'Westworld' Episode 3 Turns Reveries into Nightmares
Danger: This article contains major spoilers for "The Stray," the third episode of Westworld. To read more about the mind-bending HBO series, head over to Westworld World, the home for all of our Westworld recaps, interviews and theories.
Thanks to snappy Behavior specialist Elsie Hughes, I will be referring to my bathroom breaks from now on as vectoring. I should also be bashing my own numb skull in repeatedly like the wayward titular host in "The Stray" did with that boulder, rather than ponder the brain-freezingly complex plot of Westworld for another second. Yet the loop-like pondering continues.
"Kill him" is something I am imploring myself to do to myself right about now, because I have literally been watching, reading, and thinking about Westworld for nearly every second of every day since the series debuted on October 2. But "kill him" is also the two most important words we've heard so far in the show's first three episodes.
Whose voice whispers that to Dolores? Was it that purportedly deceased Arnold dude, the guy standing next to a young Robert Ford in that poorly Photoshopped old-timey candid he showed to Bernard before they discussed the trippy bicameral-mind theory? What was up with those scenes between Bernard and Dolores anyway? Did this episode advance or debunk the theory that William (of William and Logan fame) and the Man in Black are one and the same, only 30 years apart? And do I have time to vector before rattling off the rest of this recap? No? OK, Arnold, I'll just dive into it.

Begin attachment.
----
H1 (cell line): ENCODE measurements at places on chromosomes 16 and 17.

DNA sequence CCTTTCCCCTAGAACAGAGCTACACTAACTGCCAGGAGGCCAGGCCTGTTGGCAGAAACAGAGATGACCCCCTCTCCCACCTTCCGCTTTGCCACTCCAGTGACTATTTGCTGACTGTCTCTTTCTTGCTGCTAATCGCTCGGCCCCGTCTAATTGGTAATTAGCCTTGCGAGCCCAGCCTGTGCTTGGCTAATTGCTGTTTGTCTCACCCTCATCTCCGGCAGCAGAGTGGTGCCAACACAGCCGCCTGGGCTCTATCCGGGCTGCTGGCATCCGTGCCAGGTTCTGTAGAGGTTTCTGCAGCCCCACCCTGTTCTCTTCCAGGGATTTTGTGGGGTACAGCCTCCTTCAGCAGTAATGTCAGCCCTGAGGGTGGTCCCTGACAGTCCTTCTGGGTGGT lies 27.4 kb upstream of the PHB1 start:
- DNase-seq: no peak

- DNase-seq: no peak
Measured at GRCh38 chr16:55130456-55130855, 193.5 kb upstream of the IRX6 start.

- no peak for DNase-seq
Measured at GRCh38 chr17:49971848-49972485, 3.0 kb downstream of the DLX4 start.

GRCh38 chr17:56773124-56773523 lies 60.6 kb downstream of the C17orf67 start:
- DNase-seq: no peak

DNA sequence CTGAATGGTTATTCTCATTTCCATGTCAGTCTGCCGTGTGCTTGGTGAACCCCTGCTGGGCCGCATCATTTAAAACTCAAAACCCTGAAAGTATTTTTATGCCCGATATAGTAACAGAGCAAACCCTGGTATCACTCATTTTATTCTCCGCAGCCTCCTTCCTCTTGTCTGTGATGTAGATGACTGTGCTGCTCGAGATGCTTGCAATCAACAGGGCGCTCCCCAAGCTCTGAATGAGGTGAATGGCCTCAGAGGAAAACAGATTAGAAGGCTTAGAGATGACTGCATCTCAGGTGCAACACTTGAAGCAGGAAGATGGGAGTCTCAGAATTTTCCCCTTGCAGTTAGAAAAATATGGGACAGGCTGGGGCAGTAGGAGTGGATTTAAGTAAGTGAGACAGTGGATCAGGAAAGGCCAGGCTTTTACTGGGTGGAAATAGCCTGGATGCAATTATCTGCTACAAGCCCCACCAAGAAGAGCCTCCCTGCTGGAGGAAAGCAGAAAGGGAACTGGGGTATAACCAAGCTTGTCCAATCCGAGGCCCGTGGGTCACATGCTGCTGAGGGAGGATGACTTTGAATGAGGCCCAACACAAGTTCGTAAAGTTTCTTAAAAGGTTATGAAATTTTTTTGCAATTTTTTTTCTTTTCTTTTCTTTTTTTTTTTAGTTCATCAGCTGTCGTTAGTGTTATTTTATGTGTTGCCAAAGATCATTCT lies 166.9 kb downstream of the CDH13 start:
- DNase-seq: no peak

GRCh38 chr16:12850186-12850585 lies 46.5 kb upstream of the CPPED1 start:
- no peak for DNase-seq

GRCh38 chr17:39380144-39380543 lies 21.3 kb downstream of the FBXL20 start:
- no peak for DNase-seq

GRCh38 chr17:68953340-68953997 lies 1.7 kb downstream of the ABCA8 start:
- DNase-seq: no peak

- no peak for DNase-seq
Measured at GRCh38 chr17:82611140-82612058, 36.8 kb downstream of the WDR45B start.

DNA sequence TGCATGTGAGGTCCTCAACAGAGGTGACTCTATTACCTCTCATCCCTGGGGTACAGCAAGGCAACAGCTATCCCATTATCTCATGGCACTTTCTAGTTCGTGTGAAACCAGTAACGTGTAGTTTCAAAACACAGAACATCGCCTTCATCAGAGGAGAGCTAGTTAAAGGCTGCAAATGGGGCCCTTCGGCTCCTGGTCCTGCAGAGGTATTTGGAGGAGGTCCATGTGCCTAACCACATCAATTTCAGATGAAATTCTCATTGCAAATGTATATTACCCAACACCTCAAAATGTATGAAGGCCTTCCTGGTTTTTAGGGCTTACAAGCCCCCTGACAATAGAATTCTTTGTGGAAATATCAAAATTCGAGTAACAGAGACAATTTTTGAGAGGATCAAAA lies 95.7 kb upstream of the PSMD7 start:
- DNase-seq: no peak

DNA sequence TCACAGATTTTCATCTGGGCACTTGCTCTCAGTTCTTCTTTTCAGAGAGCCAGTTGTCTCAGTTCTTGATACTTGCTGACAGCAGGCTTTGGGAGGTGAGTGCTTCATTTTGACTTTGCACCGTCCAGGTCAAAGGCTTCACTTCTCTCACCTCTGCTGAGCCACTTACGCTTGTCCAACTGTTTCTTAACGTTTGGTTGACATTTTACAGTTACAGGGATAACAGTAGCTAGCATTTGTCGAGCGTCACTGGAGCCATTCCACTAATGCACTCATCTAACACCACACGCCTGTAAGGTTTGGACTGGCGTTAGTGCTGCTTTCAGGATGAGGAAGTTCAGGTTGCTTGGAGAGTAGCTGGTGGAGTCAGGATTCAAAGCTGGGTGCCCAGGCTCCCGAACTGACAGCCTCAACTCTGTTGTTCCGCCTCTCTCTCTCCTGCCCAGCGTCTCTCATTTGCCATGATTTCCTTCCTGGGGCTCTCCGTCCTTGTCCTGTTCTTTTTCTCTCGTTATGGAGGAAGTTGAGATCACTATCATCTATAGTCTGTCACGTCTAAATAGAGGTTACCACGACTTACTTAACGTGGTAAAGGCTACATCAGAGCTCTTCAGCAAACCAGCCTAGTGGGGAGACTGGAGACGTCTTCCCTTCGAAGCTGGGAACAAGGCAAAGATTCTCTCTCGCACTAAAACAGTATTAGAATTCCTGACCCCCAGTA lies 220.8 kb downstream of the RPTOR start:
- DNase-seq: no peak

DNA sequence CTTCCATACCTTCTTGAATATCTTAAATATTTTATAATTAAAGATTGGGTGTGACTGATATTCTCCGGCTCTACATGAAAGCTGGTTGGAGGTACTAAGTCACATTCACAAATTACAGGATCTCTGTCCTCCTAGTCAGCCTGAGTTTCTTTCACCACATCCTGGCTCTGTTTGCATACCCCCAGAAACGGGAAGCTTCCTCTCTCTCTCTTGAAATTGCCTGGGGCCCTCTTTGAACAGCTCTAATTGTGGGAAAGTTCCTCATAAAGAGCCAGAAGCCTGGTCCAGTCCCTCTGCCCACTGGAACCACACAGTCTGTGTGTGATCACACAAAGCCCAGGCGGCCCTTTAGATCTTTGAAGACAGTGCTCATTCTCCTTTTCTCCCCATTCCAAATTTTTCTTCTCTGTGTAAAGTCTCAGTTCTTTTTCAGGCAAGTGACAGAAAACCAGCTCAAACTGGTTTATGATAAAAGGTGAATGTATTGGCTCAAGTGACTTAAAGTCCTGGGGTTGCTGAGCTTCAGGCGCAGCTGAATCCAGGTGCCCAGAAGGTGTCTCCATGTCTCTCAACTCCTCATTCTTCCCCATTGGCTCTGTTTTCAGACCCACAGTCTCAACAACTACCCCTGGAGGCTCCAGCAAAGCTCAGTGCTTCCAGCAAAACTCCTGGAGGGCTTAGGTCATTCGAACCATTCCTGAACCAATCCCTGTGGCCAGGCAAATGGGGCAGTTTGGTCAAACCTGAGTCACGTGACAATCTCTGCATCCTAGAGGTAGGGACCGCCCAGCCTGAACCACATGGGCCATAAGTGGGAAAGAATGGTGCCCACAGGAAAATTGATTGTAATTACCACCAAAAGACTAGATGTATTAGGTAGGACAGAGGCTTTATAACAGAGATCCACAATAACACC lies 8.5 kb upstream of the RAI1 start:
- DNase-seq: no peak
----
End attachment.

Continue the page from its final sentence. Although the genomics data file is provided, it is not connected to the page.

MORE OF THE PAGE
Dr. Robert Ford
Theory: if Dr. Robert Ford were a Dungeons & Dragons character, he'd be neutral evil. Better theory: Ford nixed Sizemore's lame Odyssey on Red River storyline in Episode 2 after that storyline had received approved by the Delos corporation's unseen board of directors not because it was lame but for three important reasons:
1) He needed the freed-up corporate largesse and exploited their seemingly desperate demand for new narrative to get the quick green-light on his mysterious Wyatt narrative, which he'd already been working on surreptitiously for months or even years without oversight;
2) he knew that Bernard has been meeting secretly with Dolores but that neither he nor Bernard planted the photograph that Peter Abernathy found, which would suggest the presence of a saboteur;